A morning commute turned to tragedy for some of Mumbai's residents late last month, when a stampede broke out on a footbridge at one of the city's busy railway stations killing 23 people. The crowds had gathered to shelter from a monsoon downpour.
Thousands lose their lives in railway-related accidents every year in India because of the network's outdated and unsafe infrastructure.
But the poor state of the country's state-owned and operated railways, which are running into heavy losses, means there are significant opportunities for privates companies and foreign investment in the sector to deliver much-needed improvements, analysts say.
"Indian railways face multiple challenges," says Sandeep Upadhyay, the managing director and chief executive at Centrum Infrastructure Advisory, an investment banking firm based in Mumbai. "It would be imperative to enhance the private sector involvement in operation and maintenance. The sector offers immense investment opportunities across all elements including capacity, debottlenecking, redevelopment and improving passenger amenities."
Last month, India's prime minister Narendra Modi launched the country's first bullet train project during the visit of his Japanese counterpart Shinzo Abe to the state of Gujarat. The $17 billion high-speed train, which will use Japanese Shinkansen technology, will run between Ahmedabad, a commercial hub in Gujarat, and Mumbai with the project largely funded by a low-interest loan from Japan.
This stands in dramatic contrast to the country'sexisting trains.
India's railway network is often referred to as the lifeline of the country or the backbone of the economy. One of the world's largest railway network's, it was largely built under British rule; its 110,000 kilometres of railway track carry more than 23 million passengers and 3 million tonnes of freight a day, according to government data. It employs more than 1.3 million people.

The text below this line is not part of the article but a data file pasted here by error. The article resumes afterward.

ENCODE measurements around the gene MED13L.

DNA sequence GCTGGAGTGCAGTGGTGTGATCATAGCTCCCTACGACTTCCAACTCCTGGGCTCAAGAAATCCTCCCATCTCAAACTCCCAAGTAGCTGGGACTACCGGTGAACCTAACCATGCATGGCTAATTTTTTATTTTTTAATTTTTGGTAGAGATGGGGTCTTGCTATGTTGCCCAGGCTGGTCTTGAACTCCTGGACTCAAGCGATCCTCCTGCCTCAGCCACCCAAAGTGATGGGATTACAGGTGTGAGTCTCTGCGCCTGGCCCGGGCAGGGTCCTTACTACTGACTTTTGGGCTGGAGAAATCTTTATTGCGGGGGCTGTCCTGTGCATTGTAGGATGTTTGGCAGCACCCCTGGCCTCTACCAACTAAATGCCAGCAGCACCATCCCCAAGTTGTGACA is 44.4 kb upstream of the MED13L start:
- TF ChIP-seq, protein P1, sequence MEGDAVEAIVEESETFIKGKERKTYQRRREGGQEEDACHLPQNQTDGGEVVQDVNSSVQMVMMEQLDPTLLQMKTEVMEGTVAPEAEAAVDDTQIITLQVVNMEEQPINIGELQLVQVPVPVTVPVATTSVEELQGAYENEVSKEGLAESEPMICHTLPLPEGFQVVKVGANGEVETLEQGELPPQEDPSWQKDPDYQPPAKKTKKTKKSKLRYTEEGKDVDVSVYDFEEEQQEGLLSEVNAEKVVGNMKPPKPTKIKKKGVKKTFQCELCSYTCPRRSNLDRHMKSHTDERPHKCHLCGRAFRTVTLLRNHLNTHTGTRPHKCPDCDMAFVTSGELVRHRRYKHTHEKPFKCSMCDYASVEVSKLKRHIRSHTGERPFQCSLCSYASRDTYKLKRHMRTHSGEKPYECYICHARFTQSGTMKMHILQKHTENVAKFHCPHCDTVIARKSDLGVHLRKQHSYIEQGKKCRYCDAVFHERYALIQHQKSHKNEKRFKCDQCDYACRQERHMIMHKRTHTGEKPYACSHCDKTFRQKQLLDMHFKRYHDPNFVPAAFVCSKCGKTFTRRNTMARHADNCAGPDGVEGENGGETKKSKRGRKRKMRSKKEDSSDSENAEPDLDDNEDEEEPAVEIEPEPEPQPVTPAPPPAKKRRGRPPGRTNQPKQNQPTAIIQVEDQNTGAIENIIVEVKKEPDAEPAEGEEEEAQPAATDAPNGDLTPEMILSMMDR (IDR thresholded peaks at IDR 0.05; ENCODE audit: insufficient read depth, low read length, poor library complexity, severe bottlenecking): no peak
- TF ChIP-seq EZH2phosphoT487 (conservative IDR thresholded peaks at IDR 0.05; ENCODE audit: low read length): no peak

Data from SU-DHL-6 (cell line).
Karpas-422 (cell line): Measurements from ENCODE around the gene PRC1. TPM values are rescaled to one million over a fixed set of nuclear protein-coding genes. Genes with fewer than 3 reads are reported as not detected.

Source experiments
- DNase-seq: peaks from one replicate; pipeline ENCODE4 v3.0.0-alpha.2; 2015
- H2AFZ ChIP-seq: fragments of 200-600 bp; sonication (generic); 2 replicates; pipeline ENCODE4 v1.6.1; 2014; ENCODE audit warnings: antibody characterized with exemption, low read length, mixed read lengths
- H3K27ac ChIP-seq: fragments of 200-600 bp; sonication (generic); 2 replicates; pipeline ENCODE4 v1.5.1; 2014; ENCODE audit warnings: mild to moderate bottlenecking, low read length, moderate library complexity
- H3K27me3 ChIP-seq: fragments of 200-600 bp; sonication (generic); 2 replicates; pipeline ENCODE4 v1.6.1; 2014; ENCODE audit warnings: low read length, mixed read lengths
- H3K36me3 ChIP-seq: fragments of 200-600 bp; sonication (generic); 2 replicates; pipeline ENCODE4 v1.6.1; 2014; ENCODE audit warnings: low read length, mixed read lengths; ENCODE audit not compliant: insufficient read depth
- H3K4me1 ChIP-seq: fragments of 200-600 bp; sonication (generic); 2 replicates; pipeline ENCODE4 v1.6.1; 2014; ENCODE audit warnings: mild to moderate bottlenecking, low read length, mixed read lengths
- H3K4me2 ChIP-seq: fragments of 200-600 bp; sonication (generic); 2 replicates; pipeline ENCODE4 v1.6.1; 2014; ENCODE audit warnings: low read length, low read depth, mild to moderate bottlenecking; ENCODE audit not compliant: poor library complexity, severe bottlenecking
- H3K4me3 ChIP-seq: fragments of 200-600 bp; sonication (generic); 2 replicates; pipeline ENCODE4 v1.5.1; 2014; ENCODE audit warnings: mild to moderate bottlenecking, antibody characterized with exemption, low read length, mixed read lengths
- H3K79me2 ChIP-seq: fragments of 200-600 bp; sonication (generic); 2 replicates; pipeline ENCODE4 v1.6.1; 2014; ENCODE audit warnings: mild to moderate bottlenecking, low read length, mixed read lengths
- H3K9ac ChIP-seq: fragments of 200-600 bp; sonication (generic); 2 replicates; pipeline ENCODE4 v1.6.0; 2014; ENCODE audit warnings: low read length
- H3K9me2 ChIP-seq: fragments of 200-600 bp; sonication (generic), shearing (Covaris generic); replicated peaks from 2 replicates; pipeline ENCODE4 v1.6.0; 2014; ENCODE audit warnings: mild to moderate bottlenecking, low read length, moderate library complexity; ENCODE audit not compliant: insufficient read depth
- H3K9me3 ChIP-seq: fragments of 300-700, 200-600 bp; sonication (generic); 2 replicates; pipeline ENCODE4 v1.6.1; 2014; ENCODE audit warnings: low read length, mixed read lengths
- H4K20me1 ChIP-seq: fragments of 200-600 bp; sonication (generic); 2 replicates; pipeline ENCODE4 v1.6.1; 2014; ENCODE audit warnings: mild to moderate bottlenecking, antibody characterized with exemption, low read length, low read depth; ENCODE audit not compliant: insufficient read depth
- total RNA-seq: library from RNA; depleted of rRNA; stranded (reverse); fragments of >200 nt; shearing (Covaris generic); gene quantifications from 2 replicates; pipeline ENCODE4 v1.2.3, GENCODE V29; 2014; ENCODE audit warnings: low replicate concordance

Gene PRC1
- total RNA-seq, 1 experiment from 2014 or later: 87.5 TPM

The government is keen to upgrade the infrastructure, earmarking more than $20bn to spend on the network in the current financial year, which runs until the end of March.
“There is an increase of private and foreign company participation in Indian railways,” says Aaron Solomon, a partner at Solomon & Co, a law firm based in Mumbai. “We have seen a recent increase in activity related to railway station redevelopment, security systems at stations, catering and housekeeping services on trains, Wi-Fi and communication services on trains, LED screens and other similar facilities. There is certainly tremendous scope for companies to participate in the growth and upgradation of the Indian rail services.”
But swift development is needed, commuters say.
Shilpa Jain, a teacher from Mumbai, says she often feels unsafe travelling on the trains because of overcrowding.
“We have no choice but to travel by train to get around the city, so we should have a decent and safe system,” she says.
Many others have expressed similar sentiments and some have raised questions about why India is moving ahead with a high-speed train route when its basic infrastructure is crumbling.
“We need to have good basic local and national trains before we go ahead with a bullet train, which we don't even need,” says Saurabh Chandan, an administrative officer in Mumbai. “I've seen people being pushed out of trains.”